Grumpy Economist: Inflation Level

Grumpy Economist: Inflation Level



The inflation rate rose in March. CEA delivery A historic thunderstorm.It starts at

Temporary factors: basic impact, supply chain disruption and suppressed demand, especially service demand

I am happy once Set a forecast: As in the 1970s, the first response of the Fed and the government to inflation will be to invoke “temporary” factors. We will see how it turns out.

CEA continues to carry out “basic effects”

In the short term, we and other analysts expect that annual inflation measures will have a “fundamental impact.” This effect occurs when the base of the growth rate or the initial month is abnormally low or high.

The unusually large drop in prices at the beginning of the pandemic made the April 2020 base figure low.

Since this is a thing of the past, we can speak more clearly. Yes, if you start with a low base, you can see a lot of growth. To avoid arbitrariness, let us look at the price level. This is the most recent CPI (blue) and the CPI (red) minus food and energy. These are the levels of CPI-conceptually speaking, today is the dollar ($271) that was spent to buy $100 in 1983.

The rise in recent months is clearly visible. You can find your “base month” by drawing a line. Yes, the line from April last year to today shows an abnormally high slope because of the abnormally low in April last year.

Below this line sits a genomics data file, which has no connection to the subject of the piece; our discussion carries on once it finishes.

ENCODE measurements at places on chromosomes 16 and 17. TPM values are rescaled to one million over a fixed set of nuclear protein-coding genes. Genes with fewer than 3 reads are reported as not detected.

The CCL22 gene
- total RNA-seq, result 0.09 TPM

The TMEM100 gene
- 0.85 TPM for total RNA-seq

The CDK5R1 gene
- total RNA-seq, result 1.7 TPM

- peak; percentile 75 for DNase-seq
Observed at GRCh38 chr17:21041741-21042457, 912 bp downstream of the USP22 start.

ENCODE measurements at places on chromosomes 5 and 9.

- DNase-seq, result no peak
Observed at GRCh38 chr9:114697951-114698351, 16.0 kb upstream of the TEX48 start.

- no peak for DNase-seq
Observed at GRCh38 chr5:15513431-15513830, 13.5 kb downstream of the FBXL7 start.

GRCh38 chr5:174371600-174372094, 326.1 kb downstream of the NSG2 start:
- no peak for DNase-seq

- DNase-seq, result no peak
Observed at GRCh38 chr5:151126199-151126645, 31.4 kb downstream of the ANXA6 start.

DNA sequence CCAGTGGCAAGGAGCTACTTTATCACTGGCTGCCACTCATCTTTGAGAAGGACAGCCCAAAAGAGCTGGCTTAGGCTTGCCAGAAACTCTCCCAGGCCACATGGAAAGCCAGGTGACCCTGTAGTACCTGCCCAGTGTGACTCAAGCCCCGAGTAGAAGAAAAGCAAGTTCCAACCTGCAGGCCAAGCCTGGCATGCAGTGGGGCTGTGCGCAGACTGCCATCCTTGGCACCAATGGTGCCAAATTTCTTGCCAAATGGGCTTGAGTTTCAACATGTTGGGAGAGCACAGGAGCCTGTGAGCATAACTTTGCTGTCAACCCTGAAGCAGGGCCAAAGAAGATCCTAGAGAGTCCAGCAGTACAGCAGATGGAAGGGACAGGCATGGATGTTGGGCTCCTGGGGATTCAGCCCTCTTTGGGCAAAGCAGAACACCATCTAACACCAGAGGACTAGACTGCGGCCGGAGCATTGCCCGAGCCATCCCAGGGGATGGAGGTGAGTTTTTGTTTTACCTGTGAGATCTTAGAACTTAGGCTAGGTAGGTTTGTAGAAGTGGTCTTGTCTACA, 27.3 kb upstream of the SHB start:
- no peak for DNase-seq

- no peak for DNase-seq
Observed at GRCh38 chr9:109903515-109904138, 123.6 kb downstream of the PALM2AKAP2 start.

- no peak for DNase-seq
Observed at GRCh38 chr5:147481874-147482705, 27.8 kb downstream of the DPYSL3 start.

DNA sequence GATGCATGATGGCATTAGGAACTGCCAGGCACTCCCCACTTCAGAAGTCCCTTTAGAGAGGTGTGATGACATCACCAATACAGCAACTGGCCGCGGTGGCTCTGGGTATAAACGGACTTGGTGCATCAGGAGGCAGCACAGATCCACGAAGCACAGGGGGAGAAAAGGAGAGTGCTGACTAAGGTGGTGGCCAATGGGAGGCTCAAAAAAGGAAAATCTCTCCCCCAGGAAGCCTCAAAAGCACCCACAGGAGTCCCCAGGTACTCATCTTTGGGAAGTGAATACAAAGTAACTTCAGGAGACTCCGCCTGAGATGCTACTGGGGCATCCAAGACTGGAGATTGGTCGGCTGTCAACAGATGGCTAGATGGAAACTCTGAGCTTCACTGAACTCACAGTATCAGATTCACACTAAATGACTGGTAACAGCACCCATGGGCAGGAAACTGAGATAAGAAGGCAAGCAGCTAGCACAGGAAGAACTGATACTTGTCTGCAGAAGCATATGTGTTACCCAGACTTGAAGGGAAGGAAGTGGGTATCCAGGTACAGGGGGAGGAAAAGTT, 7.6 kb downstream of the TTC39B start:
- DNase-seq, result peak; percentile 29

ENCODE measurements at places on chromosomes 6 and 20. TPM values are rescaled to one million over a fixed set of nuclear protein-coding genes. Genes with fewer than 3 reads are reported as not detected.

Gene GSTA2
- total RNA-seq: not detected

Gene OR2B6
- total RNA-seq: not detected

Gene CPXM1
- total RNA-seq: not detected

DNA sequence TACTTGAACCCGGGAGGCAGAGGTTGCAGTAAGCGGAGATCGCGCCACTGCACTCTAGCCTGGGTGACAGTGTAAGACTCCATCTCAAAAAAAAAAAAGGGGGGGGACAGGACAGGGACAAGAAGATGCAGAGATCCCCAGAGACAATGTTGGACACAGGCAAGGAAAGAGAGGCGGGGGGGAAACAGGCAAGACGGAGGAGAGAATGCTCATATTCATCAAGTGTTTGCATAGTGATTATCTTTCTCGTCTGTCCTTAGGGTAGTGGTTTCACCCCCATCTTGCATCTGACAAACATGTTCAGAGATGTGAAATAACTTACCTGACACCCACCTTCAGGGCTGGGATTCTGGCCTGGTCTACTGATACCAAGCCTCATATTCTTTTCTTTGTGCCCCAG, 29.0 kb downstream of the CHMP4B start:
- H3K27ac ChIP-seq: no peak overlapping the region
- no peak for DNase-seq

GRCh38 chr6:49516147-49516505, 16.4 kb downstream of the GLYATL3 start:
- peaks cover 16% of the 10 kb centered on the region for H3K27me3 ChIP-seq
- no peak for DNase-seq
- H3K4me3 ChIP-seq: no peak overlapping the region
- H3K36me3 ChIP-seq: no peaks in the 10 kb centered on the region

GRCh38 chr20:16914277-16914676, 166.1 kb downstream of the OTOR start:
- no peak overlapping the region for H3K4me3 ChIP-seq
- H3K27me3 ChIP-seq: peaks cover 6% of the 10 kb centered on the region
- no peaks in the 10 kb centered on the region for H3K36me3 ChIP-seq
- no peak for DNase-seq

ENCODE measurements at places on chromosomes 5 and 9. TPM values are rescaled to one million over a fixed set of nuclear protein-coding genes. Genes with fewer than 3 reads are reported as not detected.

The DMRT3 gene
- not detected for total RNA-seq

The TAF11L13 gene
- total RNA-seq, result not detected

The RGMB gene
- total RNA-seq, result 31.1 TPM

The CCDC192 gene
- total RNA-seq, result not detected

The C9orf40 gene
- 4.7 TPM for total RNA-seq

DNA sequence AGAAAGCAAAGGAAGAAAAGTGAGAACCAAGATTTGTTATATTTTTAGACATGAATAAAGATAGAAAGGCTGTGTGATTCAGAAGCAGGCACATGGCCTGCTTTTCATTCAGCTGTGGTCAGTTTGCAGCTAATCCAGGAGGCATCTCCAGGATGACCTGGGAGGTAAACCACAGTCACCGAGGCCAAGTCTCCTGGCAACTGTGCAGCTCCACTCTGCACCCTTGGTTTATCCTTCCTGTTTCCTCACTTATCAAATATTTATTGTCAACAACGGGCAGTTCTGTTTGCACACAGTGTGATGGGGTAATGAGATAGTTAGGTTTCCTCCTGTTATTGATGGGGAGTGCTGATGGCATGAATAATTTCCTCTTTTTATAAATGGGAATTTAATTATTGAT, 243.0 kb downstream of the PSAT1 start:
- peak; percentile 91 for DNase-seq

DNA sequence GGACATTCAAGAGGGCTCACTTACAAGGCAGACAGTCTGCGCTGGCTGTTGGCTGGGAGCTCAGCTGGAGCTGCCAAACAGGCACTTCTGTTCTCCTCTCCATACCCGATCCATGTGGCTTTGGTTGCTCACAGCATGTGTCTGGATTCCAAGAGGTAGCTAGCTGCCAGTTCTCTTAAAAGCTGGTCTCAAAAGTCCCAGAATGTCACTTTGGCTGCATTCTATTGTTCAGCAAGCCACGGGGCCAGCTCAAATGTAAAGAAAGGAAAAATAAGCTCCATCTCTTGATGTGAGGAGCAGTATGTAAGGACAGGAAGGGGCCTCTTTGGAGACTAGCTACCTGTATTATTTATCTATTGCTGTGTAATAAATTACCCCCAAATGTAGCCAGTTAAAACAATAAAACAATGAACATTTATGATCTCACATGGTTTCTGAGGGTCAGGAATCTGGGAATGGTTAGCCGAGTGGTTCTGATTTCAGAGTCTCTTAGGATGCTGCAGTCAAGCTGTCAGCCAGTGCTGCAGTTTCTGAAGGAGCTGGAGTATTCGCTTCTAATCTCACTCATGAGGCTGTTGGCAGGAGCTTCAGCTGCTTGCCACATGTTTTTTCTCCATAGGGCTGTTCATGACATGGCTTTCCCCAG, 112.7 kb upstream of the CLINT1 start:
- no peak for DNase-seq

But in terms of the “inflation” we just saw (that is, prices returning to normal after a deflation-induced recession), the graph shows that it was last summer. By September, “inflation” had ended. Map your own trends-this is why I left some history.

Inflation data is also seasonally adjusted. This is a big black box involving a seven-year two-way weighted moving average. This is a major reason for the continuous revision of the data. For the annual growth rate, you should also check the real data:

This is the non-seasonally adjusted CPI (blue), and the CPI for food and energy (red) is deducted. If you tell the story, then the inflation of last fall is over, this is something new. But, as we were reminded in the two charts in 2019, things did happen.

By the way, this is the CPI during the last recession

It is difficult to see a downward trend in the red core CPI around 2010. In line with the economic recession driven by the financial crisis (rather than the supply-side pandemic shutdown) and counterproductive policy prolongation (in my opinion), we see this trend. The price level has always remained below the previous trend.


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